We could talk about the eternal values that diamonds represent and symbolize all day long. However, we all have to admit that even diamonds may not be forever.
Though most of us associate them with getting engaged and as jewelry that will be passed down in family traditions, there are situations where you would want to sell your diamond.
For example, there might be scenarios when your financial status forces you to do that. Or in the unfortunate event that a relationship had somehow turned sour, getting rid of items that would revoke past emotions might be at the top of your priority list.
Now, buying a piece of jewelry is easy. You can simply walk into any jewelry store and make a purchase on the spot. The opposite holds true when you are trying to dispose off it. Let’s look at some important tips you can use to help you sell off unwanted diamond jewelry.
Diamonds are serious business. If you are selling a diamond, I can guarantee that the other party will demand to see proof and authentication of the diamond’s qualities from your side. The best and easiest way to establish a basic trust is to get it graded by an authoritative gemological lab, like the GIA – Gemological Institute of America.
The certificates provided by such institutions usually contain information about the precise weight, cut quality, clarity and color of your stone. Since the grading is performed by a neutral 3rd party, it eliminates any bias opinions from both parties.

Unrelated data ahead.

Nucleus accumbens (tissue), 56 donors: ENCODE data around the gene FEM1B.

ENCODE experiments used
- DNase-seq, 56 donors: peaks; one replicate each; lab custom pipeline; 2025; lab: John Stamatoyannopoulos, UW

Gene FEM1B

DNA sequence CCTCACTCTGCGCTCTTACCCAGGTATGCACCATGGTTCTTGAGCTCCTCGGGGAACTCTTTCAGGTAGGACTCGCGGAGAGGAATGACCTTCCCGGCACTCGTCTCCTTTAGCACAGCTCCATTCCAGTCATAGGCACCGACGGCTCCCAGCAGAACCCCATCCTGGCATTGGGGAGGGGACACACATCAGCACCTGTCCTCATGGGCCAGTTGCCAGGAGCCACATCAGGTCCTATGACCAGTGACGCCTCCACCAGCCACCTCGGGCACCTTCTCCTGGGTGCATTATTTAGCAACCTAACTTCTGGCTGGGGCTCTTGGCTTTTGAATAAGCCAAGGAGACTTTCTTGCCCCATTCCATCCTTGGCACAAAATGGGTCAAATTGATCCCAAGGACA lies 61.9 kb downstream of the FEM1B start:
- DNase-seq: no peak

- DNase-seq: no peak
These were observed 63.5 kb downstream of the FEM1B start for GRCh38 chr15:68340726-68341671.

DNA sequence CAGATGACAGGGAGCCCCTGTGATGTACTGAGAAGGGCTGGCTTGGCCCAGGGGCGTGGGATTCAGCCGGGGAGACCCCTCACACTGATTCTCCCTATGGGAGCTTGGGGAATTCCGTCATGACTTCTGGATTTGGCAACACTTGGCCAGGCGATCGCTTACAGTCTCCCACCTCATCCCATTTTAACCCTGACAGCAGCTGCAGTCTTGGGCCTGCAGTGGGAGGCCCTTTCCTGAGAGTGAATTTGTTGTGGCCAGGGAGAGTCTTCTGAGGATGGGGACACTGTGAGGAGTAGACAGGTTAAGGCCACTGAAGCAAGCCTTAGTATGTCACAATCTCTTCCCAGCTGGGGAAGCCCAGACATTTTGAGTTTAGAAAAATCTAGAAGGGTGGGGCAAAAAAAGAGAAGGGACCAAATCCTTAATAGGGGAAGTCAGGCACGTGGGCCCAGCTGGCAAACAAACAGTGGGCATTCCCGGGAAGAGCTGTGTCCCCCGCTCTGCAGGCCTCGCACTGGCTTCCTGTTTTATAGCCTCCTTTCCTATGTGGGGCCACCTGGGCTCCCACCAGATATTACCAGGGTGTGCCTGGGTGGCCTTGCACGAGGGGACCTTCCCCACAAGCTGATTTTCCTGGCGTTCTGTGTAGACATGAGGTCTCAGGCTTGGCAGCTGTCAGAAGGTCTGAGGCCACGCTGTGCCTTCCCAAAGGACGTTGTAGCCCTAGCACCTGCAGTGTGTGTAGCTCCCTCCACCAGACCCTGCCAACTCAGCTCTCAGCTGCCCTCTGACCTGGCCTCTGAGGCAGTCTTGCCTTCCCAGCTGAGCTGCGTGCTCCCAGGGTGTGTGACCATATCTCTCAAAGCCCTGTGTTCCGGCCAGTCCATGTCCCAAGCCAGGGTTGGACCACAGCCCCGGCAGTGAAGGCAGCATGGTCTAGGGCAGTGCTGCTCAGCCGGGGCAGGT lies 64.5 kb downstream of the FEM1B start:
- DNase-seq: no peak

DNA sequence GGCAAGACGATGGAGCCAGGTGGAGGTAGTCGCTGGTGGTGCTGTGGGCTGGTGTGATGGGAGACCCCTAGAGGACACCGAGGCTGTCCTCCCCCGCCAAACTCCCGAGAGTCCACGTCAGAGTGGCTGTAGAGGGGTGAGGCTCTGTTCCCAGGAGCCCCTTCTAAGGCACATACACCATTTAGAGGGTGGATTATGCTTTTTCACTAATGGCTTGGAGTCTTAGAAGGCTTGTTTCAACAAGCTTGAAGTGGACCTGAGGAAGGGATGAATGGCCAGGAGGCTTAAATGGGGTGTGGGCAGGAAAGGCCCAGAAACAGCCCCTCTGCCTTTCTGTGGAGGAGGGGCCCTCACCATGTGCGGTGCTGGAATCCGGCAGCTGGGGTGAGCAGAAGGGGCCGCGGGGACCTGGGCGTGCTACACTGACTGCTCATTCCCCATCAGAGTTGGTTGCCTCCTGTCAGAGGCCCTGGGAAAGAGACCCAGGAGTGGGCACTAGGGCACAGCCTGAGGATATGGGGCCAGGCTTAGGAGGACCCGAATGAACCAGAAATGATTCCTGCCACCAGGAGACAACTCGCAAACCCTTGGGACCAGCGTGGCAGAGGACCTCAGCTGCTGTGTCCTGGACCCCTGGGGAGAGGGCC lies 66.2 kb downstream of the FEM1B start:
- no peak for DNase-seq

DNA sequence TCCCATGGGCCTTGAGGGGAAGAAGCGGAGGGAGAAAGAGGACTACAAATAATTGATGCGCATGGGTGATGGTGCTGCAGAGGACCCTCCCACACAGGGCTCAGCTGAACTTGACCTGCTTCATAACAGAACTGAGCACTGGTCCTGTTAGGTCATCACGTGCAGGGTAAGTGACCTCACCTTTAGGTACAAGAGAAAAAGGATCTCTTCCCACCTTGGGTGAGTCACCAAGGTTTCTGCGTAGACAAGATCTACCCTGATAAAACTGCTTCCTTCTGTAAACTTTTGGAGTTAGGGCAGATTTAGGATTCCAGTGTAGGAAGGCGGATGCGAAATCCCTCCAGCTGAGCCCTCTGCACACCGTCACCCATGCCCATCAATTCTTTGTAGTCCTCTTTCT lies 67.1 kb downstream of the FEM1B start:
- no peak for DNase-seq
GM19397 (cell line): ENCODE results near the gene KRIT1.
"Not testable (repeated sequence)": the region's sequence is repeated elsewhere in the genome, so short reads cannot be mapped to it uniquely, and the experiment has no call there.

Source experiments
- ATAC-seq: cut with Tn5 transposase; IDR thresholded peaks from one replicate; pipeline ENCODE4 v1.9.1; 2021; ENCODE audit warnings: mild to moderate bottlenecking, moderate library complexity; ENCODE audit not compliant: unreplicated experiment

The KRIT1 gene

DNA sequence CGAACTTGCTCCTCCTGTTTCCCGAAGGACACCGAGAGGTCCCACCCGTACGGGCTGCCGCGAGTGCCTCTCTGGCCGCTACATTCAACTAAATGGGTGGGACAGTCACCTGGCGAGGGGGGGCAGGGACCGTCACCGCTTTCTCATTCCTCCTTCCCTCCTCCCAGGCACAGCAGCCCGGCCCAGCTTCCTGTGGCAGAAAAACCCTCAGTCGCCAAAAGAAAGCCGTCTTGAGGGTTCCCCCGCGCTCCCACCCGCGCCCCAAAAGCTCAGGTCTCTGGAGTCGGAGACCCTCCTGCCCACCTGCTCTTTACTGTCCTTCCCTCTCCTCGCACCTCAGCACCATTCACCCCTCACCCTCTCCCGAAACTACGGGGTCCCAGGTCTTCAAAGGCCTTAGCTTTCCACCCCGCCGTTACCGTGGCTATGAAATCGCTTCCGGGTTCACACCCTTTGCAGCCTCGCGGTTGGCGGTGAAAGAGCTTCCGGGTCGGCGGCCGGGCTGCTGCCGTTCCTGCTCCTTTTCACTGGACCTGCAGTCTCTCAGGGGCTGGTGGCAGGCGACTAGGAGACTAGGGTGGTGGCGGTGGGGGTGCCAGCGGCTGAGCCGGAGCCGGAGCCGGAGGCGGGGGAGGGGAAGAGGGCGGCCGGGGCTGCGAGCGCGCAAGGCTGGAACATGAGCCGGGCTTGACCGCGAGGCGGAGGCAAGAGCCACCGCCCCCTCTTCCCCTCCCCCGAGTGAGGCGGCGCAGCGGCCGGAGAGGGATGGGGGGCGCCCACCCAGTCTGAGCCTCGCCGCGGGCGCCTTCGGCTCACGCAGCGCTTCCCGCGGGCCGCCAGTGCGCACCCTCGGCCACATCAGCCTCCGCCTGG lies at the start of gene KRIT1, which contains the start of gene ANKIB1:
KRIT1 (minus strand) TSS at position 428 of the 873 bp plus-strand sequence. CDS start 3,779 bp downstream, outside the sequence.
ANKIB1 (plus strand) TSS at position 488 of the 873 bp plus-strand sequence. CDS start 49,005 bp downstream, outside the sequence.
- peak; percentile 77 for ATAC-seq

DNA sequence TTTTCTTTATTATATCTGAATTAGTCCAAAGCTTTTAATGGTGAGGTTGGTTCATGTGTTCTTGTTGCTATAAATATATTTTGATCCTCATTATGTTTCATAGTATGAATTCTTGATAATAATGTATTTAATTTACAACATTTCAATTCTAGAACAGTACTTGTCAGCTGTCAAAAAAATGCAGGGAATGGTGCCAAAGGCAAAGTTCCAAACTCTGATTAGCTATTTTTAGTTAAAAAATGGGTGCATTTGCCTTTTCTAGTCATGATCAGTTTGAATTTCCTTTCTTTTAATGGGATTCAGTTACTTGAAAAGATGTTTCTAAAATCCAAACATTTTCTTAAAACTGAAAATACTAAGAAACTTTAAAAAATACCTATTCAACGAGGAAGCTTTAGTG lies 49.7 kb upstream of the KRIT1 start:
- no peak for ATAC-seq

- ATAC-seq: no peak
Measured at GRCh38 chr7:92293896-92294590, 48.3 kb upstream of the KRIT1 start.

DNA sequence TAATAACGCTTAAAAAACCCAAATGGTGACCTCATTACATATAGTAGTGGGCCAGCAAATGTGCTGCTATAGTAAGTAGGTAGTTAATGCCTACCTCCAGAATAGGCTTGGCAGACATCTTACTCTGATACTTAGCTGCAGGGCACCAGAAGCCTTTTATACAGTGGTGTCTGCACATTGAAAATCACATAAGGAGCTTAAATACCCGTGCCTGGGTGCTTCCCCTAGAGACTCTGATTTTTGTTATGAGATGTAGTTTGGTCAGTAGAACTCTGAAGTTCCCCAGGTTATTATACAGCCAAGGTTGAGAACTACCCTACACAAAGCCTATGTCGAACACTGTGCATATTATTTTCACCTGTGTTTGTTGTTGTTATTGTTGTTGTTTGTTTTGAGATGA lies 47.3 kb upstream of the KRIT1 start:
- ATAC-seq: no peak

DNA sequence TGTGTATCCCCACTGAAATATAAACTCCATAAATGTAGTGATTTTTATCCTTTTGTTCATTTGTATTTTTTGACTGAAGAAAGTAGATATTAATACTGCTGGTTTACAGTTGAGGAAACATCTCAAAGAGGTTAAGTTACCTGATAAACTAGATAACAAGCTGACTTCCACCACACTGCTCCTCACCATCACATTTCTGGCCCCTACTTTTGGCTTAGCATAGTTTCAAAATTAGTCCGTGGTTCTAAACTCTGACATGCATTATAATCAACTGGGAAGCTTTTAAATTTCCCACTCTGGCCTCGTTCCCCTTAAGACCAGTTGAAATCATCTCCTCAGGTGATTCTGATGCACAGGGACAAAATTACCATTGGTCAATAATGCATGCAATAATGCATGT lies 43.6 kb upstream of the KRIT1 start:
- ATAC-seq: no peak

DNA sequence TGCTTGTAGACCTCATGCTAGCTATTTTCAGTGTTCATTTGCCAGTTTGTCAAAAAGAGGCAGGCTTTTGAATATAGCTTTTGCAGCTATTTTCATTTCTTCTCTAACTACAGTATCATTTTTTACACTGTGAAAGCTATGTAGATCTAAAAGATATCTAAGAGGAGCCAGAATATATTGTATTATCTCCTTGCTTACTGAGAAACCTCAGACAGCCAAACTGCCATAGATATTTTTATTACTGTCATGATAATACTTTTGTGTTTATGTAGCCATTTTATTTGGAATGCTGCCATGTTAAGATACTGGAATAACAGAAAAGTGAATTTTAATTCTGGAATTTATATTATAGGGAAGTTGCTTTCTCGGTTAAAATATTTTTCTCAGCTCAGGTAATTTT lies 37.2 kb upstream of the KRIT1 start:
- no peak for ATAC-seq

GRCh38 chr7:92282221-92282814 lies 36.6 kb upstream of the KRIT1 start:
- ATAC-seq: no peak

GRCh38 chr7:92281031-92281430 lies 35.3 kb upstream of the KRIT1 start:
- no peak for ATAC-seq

Also, you might want to consider getting an evaluation performed by a local appraiser too. Once your diamond is appraised, it is easier for you to understand the worth of the jewelry in the current market conditions.
This helps you to propose and analyze deals with a better understanding of value. For a more accurate measure of the diamond’s value, you could also compare it against a price list called the Rapaport report which jewelers use to benchmark prices.
In short, the Rapaport pricing is the typical “high cash asking value” which diamond buyers and sellers use as a guideline when making trades. Some retailers also use this list as a reference to price their goods in retail stores.
Since Rap prices are calculated based on current market conditions for a particular type and grade of diamond, the ratio between the Rapaport value and the selling price of your diamond could give you an idea on the efficiency of the deal.
Besides buying from distributors, some jewelers may also take in used jewelry from individuals directly. When doing business with these jewelers, you have to go prepared with the knowledge of your diamond’s appraisal value and preferably, a GIA certificate.
You see, these jewelers are businessmen and just like you, they want to get the most out of their deals. Very often, they will probably offer to buy your jewelry at a value below dump price.
Now, dump price is roughly 40% of any diamond’s Rapaport value. In my opinion, this is the value you should never go below when trying to sell to a jeweler. In my personal experience, most jewelers tend to start at low prices and slowly move higher as negotiation takes place. To start off, they would probably propose a price that’s below dump price to undercut your value and maximize their profits.